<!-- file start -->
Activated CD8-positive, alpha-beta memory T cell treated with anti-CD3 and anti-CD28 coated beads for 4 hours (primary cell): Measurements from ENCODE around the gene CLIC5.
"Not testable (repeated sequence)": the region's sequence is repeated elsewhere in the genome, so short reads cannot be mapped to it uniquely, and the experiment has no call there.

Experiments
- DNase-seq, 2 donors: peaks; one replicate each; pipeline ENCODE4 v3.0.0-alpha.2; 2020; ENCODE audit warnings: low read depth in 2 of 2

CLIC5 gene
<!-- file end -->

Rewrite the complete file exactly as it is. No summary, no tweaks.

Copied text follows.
Activated CD8-positive, alpha-beta memory T cell treated with anti-CD3 and anti-CD28 coated beads for 4 hours (primary cell): Measurements from ENCODE around the gene CLIC5.
"Not testable (repeated sequence)": the region's sequence is repeated elsewhere in the genome, so short reads cannot be mapped to it uniquely, and the experiment has no call there.

Experiments
- DNase-seq, 2 donors: peaks; one replicate each; pipeline ENCODE4 v3.0.0-alpha.2; 2020; ENCODE audit warnings: low read depth in 2 of 2

CLIC5 gene